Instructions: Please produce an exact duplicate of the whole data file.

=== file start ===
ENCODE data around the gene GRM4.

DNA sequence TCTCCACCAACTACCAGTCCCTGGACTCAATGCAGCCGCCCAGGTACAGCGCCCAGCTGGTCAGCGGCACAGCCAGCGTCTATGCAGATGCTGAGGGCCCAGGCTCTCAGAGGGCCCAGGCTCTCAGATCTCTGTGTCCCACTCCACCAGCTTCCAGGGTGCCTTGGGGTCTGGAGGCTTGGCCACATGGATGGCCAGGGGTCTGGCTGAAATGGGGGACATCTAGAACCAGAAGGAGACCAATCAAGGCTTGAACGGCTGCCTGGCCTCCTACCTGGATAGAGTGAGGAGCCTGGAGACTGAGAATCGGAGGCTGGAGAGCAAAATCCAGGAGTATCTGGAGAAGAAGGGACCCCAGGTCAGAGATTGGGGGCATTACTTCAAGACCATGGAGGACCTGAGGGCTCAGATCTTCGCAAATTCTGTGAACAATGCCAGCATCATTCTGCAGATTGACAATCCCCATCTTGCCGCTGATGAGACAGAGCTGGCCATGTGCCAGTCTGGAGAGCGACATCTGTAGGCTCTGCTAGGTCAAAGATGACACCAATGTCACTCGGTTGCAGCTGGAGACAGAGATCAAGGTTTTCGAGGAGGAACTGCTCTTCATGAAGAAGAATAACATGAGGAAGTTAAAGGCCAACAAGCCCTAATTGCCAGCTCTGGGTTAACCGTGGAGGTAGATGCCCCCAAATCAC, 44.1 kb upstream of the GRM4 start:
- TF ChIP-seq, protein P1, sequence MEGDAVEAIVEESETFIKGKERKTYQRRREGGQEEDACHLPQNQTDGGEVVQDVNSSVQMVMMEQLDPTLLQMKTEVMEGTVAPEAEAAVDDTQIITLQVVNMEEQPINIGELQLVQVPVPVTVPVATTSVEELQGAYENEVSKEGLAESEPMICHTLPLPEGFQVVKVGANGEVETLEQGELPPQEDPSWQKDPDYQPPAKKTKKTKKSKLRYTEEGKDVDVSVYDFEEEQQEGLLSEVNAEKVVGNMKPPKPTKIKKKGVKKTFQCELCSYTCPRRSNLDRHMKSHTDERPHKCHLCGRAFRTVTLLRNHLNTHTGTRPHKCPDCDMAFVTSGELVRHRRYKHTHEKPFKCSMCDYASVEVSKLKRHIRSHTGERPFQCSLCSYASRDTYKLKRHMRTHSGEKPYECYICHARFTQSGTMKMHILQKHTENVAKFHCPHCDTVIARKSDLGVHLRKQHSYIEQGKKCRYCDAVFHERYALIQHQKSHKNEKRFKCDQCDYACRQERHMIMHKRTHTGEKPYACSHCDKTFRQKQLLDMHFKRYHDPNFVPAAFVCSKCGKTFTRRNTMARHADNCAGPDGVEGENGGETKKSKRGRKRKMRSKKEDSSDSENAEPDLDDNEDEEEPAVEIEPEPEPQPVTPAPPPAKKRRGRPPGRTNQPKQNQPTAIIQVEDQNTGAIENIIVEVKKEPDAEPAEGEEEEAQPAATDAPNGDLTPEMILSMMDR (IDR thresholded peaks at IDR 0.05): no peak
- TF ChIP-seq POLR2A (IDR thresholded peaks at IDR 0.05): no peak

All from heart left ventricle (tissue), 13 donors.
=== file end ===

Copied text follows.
ENCODE data around the gene GRM4.

DNA sequence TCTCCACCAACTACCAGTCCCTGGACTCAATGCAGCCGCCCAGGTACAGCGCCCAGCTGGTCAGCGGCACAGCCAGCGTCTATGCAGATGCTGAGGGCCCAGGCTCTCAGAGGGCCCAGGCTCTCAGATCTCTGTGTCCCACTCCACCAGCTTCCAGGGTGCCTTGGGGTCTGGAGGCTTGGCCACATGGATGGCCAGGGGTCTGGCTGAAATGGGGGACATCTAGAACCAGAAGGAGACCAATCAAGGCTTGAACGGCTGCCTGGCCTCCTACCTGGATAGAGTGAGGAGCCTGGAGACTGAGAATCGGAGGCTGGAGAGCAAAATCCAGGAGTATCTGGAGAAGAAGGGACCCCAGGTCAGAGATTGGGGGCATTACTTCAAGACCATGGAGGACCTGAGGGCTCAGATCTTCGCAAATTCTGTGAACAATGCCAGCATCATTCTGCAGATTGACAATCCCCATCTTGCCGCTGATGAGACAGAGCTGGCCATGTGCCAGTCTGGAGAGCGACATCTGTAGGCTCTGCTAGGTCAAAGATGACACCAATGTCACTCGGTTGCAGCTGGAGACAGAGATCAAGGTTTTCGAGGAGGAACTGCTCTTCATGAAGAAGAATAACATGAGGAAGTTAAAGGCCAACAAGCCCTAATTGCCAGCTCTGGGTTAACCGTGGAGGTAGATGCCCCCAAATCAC, 44.1 kb upstream of the GRM4 start:
- TF ChIP-seq, protein P1, sequence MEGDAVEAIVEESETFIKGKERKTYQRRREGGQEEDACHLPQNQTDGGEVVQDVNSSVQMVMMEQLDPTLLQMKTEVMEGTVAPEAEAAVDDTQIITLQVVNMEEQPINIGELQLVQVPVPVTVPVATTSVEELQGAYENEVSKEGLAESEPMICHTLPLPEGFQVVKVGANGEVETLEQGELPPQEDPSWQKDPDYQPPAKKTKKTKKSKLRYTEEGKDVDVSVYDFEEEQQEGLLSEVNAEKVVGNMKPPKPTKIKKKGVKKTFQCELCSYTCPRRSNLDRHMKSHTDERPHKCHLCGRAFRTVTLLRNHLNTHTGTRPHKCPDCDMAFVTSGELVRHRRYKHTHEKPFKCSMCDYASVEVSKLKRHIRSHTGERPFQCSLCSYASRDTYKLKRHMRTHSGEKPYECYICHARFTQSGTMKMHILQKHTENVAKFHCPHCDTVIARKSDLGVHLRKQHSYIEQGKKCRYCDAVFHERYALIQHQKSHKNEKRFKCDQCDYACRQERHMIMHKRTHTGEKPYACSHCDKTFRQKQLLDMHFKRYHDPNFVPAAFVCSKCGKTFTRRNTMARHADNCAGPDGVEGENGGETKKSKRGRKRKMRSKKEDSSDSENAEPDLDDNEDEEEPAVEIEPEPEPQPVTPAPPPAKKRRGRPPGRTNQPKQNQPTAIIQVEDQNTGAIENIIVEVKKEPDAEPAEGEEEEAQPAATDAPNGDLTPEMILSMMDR (IDR thresholded peaks at IDR 0.05): no peak
- TF ChIP-seq POLR2A (IDR thresholded peaks at IDR 0.05): no peak

All from heart left ventricle (tissue), 13 donors.